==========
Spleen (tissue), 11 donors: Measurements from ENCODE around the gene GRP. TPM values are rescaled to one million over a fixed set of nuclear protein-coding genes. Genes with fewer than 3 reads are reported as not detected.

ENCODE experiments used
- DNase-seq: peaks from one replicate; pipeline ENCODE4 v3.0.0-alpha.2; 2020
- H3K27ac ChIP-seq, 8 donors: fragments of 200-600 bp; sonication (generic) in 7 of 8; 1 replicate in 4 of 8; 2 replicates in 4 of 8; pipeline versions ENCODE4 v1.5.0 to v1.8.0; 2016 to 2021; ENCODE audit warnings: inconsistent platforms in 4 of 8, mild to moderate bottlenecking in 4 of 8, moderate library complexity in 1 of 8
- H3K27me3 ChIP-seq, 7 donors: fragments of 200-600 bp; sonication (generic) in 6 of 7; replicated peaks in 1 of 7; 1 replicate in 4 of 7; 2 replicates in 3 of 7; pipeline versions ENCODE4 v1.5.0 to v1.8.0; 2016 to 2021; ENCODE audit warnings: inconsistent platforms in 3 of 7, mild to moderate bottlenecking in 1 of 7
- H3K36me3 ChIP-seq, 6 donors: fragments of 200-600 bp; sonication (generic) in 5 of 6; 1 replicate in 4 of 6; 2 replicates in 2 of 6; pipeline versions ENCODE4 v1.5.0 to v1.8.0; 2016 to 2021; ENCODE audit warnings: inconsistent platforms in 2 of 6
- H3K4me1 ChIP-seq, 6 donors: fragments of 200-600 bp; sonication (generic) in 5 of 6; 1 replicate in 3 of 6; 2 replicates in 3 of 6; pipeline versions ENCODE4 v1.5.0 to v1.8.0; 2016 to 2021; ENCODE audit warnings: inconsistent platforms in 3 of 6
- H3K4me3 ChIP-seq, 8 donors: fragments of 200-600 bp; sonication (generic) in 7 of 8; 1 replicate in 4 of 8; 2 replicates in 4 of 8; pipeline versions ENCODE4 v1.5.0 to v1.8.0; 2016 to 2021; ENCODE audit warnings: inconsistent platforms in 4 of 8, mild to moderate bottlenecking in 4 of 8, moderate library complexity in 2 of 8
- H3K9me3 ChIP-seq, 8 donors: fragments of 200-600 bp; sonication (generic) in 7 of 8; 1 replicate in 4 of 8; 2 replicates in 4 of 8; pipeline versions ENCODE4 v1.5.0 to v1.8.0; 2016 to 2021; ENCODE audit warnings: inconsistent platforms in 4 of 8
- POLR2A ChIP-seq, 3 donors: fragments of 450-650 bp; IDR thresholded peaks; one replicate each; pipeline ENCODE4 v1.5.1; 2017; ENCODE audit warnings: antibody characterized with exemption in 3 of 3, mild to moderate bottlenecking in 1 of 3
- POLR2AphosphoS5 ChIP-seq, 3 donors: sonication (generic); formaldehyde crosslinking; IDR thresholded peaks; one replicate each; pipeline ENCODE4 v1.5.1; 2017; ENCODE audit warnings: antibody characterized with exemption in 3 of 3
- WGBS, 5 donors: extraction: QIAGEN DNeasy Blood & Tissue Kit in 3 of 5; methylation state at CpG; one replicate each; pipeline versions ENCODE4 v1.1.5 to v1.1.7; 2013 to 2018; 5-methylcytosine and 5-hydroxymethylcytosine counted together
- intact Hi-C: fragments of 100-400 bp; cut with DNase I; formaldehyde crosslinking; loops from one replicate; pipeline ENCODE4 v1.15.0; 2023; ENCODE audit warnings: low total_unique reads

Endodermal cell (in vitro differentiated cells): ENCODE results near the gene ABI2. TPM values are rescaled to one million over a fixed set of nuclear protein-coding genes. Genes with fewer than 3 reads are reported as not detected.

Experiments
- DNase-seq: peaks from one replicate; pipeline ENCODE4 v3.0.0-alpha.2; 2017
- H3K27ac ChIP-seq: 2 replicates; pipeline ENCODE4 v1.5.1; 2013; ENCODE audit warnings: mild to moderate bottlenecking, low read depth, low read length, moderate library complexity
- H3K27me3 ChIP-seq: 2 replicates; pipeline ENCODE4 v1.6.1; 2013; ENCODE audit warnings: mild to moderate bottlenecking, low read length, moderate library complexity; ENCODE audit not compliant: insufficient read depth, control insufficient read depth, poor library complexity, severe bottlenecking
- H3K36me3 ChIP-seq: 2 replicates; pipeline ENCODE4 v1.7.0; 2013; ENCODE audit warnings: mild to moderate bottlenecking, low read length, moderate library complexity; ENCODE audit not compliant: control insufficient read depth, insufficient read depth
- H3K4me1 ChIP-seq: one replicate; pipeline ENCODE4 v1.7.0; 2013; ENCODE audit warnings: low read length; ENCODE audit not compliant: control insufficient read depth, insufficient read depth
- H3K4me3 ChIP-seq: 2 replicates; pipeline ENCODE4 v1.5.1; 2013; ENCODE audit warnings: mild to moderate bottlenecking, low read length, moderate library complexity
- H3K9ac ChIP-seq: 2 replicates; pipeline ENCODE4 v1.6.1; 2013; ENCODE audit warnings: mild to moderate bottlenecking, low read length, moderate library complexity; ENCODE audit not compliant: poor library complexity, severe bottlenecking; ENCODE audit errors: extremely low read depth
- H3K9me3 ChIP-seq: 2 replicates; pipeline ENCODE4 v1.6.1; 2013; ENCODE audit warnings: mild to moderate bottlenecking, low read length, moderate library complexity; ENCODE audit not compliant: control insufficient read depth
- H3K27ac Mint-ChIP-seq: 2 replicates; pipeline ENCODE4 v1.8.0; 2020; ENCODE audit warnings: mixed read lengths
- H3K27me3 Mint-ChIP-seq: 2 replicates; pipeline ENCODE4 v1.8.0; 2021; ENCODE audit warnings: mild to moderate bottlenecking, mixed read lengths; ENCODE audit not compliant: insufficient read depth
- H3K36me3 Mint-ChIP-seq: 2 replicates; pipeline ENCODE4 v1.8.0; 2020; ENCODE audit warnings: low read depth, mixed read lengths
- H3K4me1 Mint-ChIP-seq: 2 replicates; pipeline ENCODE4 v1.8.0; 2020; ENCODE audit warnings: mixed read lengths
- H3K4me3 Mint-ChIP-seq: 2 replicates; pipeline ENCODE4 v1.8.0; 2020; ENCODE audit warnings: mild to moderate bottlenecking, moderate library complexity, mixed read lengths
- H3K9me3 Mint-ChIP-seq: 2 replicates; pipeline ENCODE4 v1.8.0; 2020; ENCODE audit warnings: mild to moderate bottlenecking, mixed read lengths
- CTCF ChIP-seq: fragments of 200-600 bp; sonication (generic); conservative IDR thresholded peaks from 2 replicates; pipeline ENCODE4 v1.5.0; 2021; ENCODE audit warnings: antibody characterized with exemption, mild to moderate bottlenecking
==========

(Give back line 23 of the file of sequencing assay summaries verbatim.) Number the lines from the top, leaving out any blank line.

- H3K9me3 ChIP-seq: 2 replicates; pipeline ENCODE4 v1.6.1; 2013; ENCODE audit warnings: mild to moderate bottlenecking, low read length, moderate library complexity; ENCODE audit not compliant: control insufficient read depth